There comes a time in every corporate lawyer’s life when your parents completely lose track of what you do for a living. Mine came around Christmas 2006, when my mother asked me what I had done recently at work, to which I replied: “I just closed the Chicago Millennium parking garage concession for Morgan Stanley Infrastructure Partners.” She stared back at me with an utterly blank look. All that expensive education and my son is working on parking garages!
About this time last year, the mayors and finance officials of Los Angeles, Pittsburgh, Indianapolis and Hartford, Connecticut reached the same conclusion. Each launched a process to privatise their off-street, and in some cases on-street, public parking on the basis of a long-term concession. They had seen Chicago do it twice, successfully, and concluded that a city should focus on core services. Leave parking to the people who do it better, and at the same time raise some much-needed funding. In the case of Los Angeles and Pittsburgh, the proceeds of a parking concession would address looming fiscal crises. The rationale was persuasive, even compelling. Advisors were hired, data rooms were prepared, Requests for Proposals (RFPs) were issued and bidders flocked. But after months of effort and millions of dollars in pursuit, preparation and negotiation costs, three of the four deals were pulled, voted down by city council.
A proven model exists, and bidders will insist on it.
Everybody’s asking, ‘what went wrong?’ I was involved in those deals, so I can’t comment. But that’s the wrong question anyway. The right question is how do you get it right so there will be more parking deals in the future?
First, get the politics right. Not in a partisan way (it’s difficult to conceive of an honest ideological objection to a parking concession) – but in implementation. Municipal governance is messy, noisy and often antagonistic. Privatisation of a public asset, even one in a sector that is predominately private to begin with, like parking, needs to be explained and sold to the public in simple terms. For example:
• The city has not done as good a job in operating public parking as the private companies that already compete with it. Look at the condition of municipal facilities, and the city doesn’t have the funds to improve them.
• Municipal parking rates are well below market rates and operate as a subsidy to the adjacent businesses. Given current fiscal conditions, that is not appropriate or sustainable.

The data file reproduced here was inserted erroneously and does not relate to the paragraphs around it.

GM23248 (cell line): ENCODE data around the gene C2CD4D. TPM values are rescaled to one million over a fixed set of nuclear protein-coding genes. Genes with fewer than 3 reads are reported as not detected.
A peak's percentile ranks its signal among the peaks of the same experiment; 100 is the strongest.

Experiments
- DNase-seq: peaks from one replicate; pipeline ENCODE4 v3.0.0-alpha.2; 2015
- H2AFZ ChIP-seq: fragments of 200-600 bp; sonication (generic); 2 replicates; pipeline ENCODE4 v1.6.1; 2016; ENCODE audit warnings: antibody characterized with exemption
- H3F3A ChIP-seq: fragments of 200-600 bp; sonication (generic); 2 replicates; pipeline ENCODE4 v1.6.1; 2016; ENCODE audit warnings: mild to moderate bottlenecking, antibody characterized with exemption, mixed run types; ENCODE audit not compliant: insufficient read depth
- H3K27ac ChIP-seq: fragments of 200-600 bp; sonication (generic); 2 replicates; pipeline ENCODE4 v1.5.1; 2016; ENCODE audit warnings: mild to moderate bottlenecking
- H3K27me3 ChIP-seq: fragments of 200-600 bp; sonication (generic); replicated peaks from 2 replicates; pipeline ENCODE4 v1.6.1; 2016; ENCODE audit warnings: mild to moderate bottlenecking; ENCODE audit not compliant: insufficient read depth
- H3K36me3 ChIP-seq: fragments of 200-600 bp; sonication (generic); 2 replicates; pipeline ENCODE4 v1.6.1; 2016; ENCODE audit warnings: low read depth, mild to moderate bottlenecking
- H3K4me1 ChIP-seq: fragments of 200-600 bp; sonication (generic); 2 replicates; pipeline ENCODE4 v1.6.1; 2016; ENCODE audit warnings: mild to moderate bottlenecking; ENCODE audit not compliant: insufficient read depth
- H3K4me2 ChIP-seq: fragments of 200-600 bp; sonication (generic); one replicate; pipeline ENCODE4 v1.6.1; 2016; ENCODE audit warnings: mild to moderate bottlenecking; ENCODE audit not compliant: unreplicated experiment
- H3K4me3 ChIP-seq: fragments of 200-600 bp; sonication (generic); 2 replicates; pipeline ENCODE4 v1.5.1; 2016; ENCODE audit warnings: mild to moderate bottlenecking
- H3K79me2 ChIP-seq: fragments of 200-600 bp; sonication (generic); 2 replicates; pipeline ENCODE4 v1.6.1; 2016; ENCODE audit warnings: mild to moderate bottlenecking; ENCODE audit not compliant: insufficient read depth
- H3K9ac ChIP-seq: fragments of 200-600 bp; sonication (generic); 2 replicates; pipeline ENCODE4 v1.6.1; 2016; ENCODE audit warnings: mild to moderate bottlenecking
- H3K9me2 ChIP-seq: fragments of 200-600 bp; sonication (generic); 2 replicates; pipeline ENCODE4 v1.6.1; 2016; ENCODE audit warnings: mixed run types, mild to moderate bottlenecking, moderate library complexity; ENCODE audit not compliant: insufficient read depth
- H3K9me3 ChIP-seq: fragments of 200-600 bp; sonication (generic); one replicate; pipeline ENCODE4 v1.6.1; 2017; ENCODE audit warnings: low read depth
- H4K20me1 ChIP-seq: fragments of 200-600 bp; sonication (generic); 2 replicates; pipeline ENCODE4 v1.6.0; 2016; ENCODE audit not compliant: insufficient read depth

• Concession parking rates will be regulated by the city. The private concessionaire will not be able to exploit a monopoly position and gouge the public.
• An on-street parking system is a utility, like electricity or gas distribution, which have always been privately owned and operated. It will be regulated in a similar way with regard to pricing and service delivery under the concession agreement. Private companies can be trusted with power stations and gas pipelines, so why not parking meters?
• Service will improve. The private concessionaire will be subject to detailed operating standards and required capital expenditures to modernise, rehabilitate or replace worn-out facilities. At no cost
to the city.
• The proceeds will be invested in specific capital projects or programmes that are core functions. This will not be a slush fund for the mayor.
These aren’t the only arguments, and maybe not even the best arguments, for every city. But the point is: make the right arguments in a public outreach campaign before a process is proposed to city council.
And then bind the city council to the process in advance through an ordinance that in effect pre-approves the transaction. This is not as complicated as it sounds (look at Florida or Puerto Rico and their public private partnership legislation). The main policy objectives of the concession would be stated in the ordinance in terms that provide flexibility to the city’s negotiating team and encourage innovative ideas from bidders. Don’t allow the city council to negotiate the terms of the deal. I also believe a reserve price – a realistic reserve price – should be included in the ordinance. I know this view is not universally shared. But it manages expectations on the buy and sell sides and provides directional guidance